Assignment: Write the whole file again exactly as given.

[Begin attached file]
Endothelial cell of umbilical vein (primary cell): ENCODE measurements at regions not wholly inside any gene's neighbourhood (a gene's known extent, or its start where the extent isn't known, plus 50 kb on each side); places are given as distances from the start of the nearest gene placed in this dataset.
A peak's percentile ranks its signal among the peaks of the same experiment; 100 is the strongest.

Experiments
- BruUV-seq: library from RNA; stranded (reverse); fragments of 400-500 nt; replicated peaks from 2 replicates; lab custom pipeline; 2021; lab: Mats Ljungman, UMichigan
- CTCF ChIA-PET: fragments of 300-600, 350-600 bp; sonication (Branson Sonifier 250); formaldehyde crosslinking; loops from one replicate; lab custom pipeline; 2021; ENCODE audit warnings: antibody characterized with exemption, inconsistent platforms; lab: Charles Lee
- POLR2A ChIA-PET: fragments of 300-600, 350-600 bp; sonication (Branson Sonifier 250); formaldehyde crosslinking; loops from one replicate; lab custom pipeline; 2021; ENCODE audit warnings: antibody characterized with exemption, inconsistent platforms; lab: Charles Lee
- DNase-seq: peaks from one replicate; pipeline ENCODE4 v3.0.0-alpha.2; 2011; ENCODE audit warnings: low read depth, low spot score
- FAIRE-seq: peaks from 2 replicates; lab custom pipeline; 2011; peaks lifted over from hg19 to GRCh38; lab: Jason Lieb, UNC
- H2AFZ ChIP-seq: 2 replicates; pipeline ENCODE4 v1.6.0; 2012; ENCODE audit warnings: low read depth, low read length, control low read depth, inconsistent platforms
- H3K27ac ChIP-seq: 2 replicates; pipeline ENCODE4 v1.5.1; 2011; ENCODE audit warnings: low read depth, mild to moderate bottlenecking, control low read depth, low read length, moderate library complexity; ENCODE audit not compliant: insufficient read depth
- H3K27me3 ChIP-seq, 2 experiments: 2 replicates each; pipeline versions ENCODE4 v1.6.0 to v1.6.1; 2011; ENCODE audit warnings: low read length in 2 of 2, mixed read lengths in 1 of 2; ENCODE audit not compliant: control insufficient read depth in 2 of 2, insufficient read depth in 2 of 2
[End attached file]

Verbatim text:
Endothelial cell of umbilical vein (primary cell): ENCODE measurements at regions not wholly inside any gene's neighbourhood (a gene's known extent, or its start where the extent isn't known, plus 50 kb on each side); places are given as distances from the start of the nearest gene placed in this dataset.
A peak's percentile ranks its signal among the peaks of the same experiment; 100 is the strongest.

Experiments
- BruUV-seq: library from RNA; stranded (reverse); fragments of 400-500 nt; replicated peaks from 2 replicates; lab custom pipeline; 2021; lab: Mats Ljungman, UMichigan
- CTCF ChIA-PET: fragments of 300-600, 350-600 bp; sonication (Branson Sonifier 250); formaldehyde crosslinking; loops from one replicate; lab custom pipeline; 2021; ENCODE audit warnings: antibody characterized with exemption, inconsistent platforms; lab: Charles Lee
- POLR2A ChIA-PET: fragments of 300-600, 350-600 bp; sonication (Branson Sonifier 250); formaldehyde crosslinking; loops from one replicate; lab custom pipeline; 2021; ENCODE audit warnings: antibody characterized with exemption, inconsistent platforms; lab: Charles Lee
- DNase-seq: peaks from one replicate; pipeline ENCODE4 v3.0.0-alpha.2; 2011; ENCODE audit warnings: low read depth, low spot score
- FAIRE-seq: peaks from 2 replicates; lab custom pipeline; 2011; peaks lifted over from hg19 to GRCh38; lab: Jason Lieb, UNC
- H2AFZ ChIP-seq: 2 replicates; pipeline ENCODE4 v1.6.0; 2012; ENCODE audit warnings: low read depth, low read length, control low read depth, inconsistent platforms
- H3K27ac ChIP-seq: 2 replicates; pipeline ENCODE4 v1.5.1; 2011; ENCODE audit warnings: low read depth, mild to moderate bottlenecking, control low read depth, low read length, moderate library complexity; ENCODE audit not compliant: insufficient read depth
- H3K27me3 ChIP-seq, 2 experiments: 2 replicates each; pipeline versions ENCODE4 v1.6.0 to v1.6.1; 2011; ENCODE audit warnings: low read length in 2 of 2, mixed read lengths in 1 of 2; ENCODE audit not compliant: control insufficient read depth in 2 of 2, insufficient read depth in 2 of 2